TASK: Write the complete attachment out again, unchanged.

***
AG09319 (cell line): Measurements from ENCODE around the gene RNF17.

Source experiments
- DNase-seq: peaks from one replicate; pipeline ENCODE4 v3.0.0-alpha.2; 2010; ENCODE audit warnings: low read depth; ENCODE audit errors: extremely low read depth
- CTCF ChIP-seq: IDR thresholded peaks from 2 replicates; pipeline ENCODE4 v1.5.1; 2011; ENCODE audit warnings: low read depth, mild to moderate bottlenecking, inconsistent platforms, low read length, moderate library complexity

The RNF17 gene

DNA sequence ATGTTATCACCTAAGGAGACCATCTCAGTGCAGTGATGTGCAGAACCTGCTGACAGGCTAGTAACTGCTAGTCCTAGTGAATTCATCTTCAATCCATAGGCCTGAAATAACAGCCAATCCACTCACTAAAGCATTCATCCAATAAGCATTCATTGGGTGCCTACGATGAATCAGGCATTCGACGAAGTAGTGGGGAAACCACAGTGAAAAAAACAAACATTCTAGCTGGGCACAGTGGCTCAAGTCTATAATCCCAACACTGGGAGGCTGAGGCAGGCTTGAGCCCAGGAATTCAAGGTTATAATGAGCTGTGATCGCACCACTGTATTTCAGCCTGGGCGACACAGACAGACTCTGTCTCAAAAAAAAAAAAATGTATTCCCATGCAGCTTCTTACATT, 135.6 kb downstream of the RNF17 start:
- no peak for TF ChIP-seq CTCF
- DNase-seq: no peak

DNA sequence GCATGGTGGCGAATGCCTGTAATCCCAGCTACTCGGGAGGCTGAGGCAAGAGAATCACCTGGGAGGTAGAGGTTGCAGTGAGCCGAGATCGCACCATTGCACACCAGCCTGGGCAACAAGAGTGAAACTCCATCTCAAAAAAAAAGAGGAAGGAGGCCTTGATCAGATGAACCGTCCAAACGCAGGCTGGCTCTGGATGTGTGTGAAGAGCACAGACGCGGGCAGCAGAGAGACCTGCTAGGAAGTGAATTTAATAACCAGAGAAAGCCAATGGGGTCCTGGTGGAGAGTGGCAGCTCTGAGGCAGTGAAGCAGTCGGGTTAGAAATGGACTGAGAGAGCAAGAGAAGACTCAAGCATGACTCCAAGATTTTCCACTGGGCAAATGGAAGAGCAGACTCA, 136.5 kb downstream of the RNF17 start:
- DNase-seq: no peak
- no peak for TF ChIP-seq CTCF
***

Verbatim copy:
AG09319 (cell line): Measurements from ENCODE around the gene RNF17.

Source experiments
- DNase-seq: peaks from one replicate; pipeline ENCODE4 v3.0.0-alpha.2; 2010; ENCODE audit warnings: low read depth; ENCODE audit errors: extremely low read depth
- CTCF ChIP-seq: IDR thresholded peaks from 2 replicates; pipeline ENCODE4 v1.5.1; 2011; ENCODE audit warnings: low read depth, mild to moderate bottlenecking, inconsistent platforms, low read length, moderate library complexity

The RNF17 gene

DNA sequence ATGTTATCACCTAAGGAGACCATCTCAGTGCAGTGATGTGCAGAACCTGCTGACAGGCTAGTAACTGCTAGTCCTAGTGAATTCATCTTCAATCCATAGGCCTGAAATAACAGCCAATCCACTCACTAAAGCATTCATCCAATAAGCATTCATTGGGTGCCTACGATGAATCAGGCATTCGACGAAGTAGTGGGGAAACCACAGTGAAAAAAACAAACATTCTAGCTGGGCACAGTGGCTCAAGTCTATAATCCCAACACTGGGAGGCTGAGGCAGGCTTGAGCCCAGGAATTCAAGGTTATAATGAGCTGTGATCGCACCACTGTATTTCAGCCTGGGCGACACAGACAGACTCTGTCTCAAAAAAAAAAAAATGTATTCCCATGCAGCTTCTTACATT, 135.6 kb downstream of the RNF17 start:
- no peak for TF ChIP-seq CTCF
- DNase-seq: no peak

DNA sequence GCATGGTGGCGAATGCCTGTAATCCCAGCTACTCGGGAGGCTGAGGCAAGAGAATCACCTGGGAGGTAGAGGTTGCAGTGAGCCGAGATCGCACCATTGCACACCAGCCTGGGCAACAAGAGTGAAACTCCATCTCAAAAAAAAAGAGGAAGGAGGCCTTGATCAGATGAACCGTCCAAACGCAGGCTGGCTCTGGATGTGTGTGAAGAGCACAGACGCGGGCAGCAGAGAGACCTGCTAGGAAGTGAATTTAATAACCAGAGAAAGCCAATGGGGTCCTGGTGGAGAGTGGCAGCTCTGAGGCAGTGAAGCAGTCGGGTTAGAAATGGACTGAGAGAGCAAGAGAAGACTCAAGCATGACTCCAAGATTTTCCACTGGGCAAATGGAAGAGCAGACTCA, 136.5 kb downstream of the RNF17 start:
- DNase-seq: no peak
- no peak for TF ChIP-seq CTCF